• Silent Hill 4: The Room - which, to be fair, I hold in high regard (based admittedly on having last played it probably over a decade ago). It’s a pretty strange and kind of brave addition to that series, though with some glaring flaws (why, in a series famed for its sound design, do some enemies comically belch upon being hit? escalator arm monsters; backtracking; etc.). The thing my mind keeps coming to, though? The reason it holds a special place in my memory? Hanging out in the apartment, looking out the window. I’ve loaded up YouTube videos of it, just to see some Let’s Player looking out the window at that normal, everyday (yet curiously atmospheric) city outside.

  • Mass Effect 3: I can’t really remember that much of what the actual story or anything was like, but I had my first post-university Christmas temp job at this point. So my days (six of them a week, with one day a week off) would consist largely of playing ME3 in the morning, getting a lift up to the mail sorting warehouse in the afternoon, and coming home hungry and tired at night. During this time, I discovered the joy of Kinect voice controls (when standing at a door, I’d think of ways to worm the word “OPEN” into convoluted sentences to see if it would work; I ended up following more renegade options because it was fun to shout mean things at the screen; when standing at other doors, I’d yell “OPEN” and then call the door a bastard), and for no good reason, started improvising rubbish lyrics over the soundtrack at the ending sequence.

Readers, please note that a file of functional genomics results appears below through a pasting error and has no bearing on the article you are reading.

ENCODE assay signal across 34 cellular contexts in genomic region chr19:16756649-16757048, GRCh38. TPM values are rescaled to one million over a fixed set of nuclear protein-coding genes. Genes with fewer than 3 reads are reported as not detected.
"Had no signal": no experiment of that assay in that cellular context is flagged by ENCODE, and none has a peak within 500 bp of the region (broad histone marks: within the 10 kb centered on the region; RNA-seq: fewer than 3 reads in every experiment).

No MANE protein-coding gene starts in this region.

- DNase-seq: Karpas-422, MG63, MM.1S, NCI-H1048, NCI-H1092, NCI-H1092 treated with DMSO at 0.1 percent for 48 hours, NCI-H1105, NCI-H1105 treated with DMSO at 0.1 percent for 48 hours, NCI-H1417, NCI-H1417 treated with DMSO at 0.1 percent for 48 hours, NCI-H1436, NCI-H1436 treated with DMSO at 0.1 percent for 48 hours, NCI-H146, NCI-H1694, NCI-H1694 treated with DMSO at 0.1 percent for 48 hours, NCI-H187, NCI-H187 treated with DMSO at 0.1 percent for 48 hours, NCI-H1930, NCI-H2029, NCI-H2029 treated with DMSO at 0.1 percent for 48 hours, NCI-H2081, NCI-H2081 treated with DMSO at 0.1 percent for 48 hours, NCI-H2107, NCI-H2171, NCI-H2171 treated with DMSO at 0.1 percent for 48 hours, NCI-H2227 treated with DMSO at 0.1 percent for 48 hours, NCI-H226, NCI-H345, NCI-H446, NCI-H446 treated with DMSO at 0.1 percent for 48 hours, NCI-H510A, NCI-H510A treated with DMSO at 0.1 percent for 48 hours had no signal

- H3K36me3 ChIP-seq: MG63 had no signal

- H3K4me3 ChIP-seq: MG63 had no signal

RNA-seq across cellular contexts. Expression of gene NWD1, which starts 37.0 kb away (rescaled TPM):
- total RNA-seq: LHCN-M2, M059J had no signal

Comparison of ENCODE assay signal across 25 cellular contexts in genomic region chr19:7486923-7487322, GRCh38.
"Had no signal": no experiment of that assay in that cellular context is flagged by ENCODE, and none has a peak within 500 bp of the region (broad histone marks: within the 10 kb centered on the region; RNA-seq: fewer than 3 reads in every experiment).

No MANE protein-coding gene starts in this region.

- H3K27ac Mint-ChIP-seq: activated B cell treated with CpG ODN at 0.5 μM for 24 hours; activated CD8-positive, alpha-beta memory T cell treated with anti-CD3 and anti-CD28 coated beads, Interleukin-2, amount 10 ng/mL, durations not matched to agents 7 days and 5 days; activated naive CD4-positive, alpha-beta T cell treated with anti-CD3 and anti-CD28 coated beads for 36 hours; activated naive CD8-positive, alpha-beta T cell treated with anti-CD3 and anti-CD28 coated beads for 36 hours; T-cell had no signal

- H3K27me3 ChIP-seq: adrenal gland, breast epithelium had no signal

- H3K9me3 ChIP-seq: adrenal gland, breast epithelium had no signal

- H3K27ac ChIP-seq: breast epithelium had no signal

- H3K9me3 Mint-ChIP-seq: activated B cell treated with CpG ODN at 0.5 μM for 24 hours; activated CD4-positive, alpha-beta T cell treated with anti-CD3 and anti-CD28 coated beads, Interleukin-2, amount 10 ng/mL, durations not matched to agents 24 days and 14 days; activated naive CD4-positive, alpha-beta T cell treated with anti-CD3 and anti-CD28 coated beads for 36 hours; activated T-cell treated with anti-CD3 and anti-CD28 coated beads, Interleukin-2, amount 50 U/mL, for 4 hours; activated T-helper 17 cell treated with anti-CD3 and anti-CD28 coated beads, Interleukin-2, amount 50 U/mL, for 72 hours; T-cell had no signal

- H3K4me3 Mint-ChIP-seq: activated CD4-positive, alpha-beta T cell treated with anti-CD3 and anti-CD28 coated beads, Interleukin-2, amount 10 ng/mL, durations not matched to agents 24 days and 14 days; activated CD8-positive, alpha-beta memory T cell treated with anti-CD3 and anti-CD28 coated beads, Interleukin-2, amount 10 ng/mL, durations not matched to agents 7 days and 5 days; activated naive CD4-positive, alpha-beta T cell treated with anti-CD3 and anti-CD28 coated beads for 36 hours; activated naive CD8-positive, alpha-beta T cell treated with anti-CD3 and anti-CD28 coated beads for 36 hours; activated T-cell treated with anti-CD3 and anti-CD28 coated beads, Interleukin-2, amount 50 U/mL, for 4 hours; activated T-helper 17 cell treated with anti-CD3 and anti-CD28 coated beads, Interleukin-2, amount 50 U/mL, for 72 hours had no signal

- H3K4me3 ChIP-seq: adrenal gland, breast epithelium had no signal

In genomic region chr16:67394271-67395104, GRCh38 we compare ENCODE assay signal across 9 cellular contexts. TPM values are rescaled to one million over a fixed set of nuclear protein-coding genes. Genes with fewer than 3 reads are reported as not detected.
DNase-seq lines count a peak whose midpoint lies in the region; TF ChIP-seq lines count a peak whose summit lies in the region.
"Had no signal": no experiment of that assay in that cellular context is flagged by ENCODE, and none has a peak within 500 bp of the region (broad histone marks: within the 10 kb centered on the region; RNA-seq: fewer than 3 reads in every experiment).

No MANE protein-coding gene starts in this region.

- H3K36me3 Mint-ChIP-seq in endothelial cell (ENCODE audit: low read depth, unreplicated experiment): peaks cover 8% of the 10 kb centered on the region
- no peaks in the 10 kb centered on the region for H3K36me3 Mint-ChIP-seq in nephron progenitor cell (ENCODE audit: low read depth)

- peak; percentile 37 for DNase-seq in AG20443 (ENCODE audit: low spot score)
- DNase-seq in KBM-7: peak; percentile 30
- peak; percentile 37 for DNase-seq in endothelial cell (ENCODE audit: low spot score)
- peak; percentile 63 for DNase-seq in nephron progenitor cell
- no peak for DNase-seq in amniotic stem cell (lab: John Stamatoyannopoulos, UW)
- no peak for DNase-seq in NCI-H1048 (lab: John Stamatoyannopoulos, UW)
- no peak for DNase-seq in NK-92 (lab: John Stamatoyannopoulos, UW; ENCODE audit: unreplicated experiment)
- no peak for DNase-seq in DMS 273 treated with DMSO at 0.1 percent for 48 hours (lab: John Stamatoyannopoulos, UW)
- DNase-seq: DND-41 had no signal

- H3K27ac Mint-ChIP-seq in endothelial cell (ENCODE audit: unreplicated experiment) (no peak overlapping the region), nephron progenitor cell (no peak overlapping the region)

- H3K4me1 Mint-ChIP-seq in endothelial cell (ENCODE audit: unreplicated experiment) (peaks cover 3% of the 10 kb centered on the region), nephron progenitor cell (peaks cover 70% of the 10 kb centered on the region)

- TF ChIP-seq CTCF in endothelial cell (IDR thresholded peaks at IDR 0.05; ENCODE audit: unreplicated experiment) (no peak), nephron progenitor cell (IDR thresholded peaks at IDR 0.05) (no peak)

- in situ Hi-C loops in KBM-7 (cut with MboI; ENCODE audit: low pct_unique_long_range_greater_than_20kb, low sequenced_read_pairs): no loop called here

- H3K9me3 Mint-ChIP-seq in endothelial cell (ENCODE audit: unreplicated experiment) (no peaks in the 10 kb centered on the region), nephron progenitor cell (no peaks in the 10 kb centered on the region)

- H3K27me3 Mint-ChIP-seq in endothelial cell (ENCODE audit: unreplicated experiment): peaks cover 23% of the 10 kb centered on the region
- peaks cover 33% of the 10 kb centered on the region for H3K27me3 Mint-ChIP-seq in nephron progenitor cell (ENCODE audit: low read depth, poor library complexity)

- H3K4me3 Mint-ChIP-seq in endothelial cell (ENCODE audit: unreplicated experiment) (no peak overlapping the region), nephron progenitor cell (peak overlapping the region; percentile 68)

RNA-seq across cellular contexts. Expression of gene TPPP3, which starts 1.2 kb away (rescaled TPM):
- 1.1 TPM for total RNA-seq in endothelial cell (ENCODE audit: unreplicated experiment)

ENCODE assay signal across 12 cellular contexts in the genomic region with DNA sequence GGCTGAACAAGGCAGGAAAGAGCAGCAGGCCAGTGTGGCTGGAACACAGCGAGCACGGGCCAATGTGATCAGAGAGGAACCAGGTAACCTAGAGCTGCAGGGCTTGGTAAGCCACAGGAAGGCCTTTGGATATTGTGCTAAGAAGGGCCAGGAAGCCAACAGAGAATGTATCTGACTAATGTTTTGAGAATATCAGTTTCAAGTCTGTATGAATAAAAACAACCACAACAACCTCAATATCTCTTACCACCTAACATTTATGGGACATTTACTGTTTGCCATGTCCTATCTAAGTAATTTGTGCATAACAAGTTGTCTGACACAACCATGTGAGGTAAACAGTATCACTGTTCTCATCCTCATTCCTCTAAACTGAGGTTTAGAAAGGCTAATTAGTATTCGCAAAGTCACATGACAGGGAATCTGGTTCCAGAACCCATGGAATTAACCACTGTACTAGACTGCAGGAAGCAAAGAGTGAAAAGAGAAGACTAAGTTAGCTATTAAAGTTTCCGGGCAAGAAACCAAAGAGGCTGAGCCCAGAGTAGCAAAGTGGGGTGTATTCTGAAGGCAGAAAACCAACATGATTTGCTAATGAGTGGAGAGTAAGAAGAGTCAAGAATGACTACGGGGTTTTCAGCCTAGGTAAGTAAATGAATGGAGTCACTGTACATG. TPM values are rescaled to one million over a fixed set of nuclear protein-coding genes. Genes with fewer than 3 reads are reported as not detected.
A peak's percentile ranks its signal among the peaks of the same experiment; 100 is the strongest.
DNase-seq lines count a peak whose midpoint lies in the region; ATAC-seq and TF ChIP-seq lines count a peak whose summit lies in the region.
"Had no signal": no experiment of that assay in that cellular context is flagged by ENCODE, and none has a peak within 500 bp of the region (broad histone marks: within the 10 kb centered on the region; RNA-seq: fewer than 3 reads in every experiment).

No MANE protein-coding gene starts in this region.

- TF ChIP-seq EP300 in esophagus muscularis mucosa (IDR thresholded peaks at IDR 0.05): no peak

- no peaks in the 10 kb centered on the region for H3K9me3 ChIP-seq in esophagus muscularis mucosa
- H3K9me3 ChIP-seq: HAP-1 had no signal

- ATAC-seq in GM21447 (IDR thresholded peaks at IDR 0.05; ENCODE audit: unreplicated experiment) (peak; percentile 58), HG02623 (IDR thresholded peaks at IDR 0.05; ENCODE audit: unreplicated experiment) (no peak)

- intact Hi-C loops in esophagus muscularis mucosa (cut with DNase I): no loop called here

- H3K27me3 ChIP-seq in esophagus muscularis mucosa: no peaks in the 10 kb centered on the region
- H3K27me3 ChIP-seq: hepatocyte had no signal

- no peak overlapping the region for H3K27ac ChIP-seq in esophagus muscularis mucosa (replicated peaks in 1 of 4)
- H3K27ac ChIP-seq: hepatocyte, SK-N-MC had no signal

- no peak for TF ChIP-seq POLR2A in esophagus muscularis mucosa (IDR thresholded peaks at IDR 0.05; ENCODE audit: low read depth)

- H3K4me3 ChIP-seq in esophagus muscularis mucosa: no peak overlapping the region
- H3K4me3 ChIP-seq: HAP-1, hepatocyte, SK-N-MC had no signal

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  1. S.T.A.L.K.E.R.: Shadow of Chernobyl
  2. STAR WARS™: TIE Fighter
  3. Dishonored
  4. The Last Express
  5. Sid Meier’s Alpha Centauri
  6. Freespace 2
  7. Medieval: Total War
  8. Close Combat 2: A Bridge Too Far
  9. F.E.A.R.
  10. Silent Hunter III

King of Dragon Pass
Invisible Inc
Dragon’s Dogma
Far Cry 2
Knights of the Old Republic 2
Streets of Rage 2
Breath of the Wild
Tecmo Super Bowl
Romance of the Three Kingdoms X

Danielle (soft order)

  1. Psychonauts
  2. Bioshock
  3. Prey
  4. Donkey Kong Country (maybe all of them)
  5. Banjo-Kazooie
  6. Gone Home
  7. Anodyne
  8. Majora’s Mask/Windwaker
  9. Mass Effect 2
  10. Super Mario 64
    mario kart 64
    into the breach
    breath of the wild
    crazy taxi 1/2
    diddy kong racing
    brutal legend

It has to be a tossup between monster rancher 2 and steel battalion. I like MR2 way more and it’s certainly weird but steel battalion with that controller is something else.

I feel that BotW has more depth than you’re giving it credit for, but that depth is mechanical as opposed to narrative. BotW for me kind of made me understand what people were talking about all those years ago when they raved about Halo and the “combat puzzle” it created. I found Halo’s combat shallow and passable at best, I never got into that mindset of “there are so many possibilities.” No there aren’t. Peek around corner, shoot enemies in head, dodge psychic grenades.